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Tuesday, 19 December 2017
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Aluminium production process Print E-mail
The raw material for the extraction of aluminium is aluminium oxide, also called alumina, produced from bauxite. Direct current of a very high intensity is passed through the anodes in the process. The anodes are part of the chemical reaction. For the production of 1 ton of aluminium, approximately 400 kg anodes ton of Aluminium metal is required. The aluminium production process is also called the Hall-Héroult-Electrolysis.
Pre-bake technology uses multiple anodes in each cell which are pre-baked in a separate facility and attached to "rods" that suspend the anodes in the cell. New anodes are exchanged for spent anodes -"anode butts" - being recycled into new anodes.
Söderberg technology uses a continuous anode which is delivered to the cell (pot) in the form of a paste, and which bakes in the cell itself.
An electrolytic cell or pot is an electro-chemical reactor with anodes arranged horizontally or vertically. In case Söderberg anodes are used, the anode is delivered to the cell as a paste that is baked in-situ. In Söderberg cells the power supply is either horizontal, as with HSS (horizontal stud Söderberg) cells or vertical, as is the case with VSS (vertical stud Söderberg) cells.
The Pechiney anode technology covers all steps of anode manufacturing:
Raw materials selection and anode characterization
Green process
Baking process
Anode handling and rodding
Recycling
The anodes are baked in open type bake ovens, using the following technology:
low gas consumption (2300 to 2600MJ/t)
low packing coke consumption
consistent level of baking
low tar and fluoride emissions
long fluewall life (130 to 160 cycles)
For the brickwork maintenance, the fluewalls can continuously be replaced without reducing the production of the furnace.
The aluminium industry has employed the Hall-Heroult process for more than 100 years to produce aluminium. The new inert anode technology is believed to reduce the anode, labor, maintenance and environmental costs associated with running a smelter. The wettable cathodes also holds potential for reduced costs and increased operating efficiencies. Due to the fact that inert anodes would not use carbon, the smelting process would not create carbon dioxide, carbon monoxide or other greenhouse gases.
The inert anode/wettable cathode invention relates to production of a metal by electrolytic reduction of a metal oxide to a metal and oxygen. A preferred embodiment relates to production of aluminum by electrolytic reduction of alumina dissolved in a molten salt bath. An electric current is passed between an inert anode and a cathode through the salt bath, thereby producing aluminum at the cathode and oxygen at the anode. The inert anode preferably contains at least one metal oxide and copper, more preferably the oxides of at least two different metals and a mixture or alloy of copper and silver.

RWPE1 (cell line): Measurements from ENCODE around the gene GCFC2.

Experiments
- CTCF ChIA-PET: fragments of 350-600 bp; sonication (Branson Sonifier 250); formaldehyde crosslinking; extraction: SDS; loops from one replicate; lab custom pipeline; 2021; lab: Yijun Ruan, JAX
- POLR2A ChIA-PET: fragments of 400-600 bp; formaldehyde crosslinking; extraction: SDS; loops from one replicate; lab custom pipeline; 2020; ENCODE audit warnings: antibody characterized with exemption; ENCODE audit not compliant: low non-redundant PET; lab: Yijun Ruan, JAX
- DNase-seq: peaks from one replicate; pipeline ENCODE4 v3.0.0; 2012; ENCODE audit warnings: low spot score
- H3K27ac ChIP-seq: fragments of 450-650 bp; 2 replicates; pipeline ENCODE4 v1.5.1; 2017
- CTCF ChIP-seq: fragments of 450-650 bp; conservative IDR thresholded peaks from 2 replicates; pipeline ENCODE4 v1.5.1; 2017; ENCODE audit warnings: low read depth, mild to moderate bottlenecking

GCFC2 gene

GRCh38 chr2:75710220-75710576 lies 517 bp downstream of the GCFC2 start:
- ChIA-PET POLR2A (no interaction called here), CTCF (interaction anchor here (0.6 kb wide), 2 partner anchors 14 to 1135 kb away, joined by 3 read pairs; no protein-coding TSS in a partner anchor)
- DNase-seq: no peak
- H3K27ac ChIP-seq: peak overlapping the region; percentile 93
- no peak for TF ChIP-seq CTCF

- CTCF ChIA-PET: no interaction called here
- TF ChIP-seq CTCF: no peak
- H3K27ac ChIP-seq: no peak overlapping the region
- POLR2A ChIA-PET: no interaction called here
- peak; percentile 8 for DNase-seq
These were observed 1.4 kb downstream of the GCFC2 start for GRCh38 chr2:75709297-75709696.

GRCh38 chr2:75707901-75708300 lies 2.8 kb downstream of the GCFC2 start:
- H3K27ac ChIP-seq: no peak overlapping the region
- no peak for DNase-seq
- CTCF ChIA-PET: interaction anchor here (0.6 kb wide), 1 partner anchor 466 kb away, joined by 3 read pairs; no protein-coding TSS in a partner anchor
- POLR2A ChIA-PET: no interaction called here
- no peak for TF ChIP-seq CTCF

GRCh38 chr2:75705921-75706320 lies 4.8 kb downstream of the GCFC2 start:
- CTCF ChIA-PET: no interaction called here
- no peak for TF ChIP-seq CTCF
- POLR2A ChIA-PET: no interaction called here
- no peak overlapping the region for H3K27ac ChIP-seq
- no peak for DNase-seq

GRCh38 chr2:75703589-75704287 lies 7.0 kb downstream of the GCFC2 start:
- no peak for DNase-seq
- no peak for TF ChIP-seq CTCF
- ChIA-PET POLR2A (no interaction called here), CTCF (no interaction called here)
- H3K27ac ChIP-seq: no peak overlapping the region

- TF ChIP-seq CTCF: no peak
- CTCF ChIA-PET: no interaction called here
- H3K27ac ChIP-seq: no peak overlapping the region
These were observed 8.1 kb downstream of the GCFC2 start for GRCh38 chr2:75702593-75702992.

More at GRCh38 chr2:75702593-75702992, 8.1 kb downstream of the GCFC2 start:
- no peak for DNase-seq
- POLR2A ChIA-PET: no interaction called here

The cermet materials used in anodes are deemed inert because, unlike carbon, they do not react with oxygen generated by electrolysis of alumina. The cermet materials also have relatively low solubility in the electrolyte. However, inert electrodes are subject to corrosion through several different mechanisms. Aluminum droplets floating or suspended in the molten salt bath may rapidly attack all components of the anodes. This problem is more likely to occur at temperatures below 900°C than at higher temperatures because lower operating temperatures are generally associated with higher electrolyte densities that can cause aluminum droplets to float. Secondly, aluminum and sodium dissolved in the molten salt bath may also attack the ceramic or dissolve the metallic components of the anode. The solubility of aluminum and sodium in cryolite drops rapidly from 960°C to 910°C, probably by about a factor of five. Further reduction in temperature below 910°C will reduce the solubility even more, but the benefit is small compared with other mechanisms such as electrochemical corrosion of the anode metal phase.
The electrolytic cell operates at a temperature in the range of about 700°-940°C, preferably about 900°-940°C, more preferably about 900°-930°C, and most preferably about 900°-920°C. An electric current is passed between the inert anode and a cathode through a molten salt bath comprising an electrolyte and alumina. In a preferred cell, the electrolyte comprises aluminum fluoride and sodium fluoride, and the electrolyte may also contain calcium fluoride, magnesium fluoride and/or lithium fluoride. The weight ratio of sodium fluoride to aluminum fluoride is preferably about 0.7 to 1.1. At an operating temperature of 920°C, the bath ratio is preferably about 0.8 to 1.0 and more preferably about 0.96. A preferred molten salt bath suitable for use at 920°C contains about 45.9 wt. % NaF, 47.85 wt. % AIF,, 6.0 wt. % Cap, and 0.25 wt. % MgF.

 
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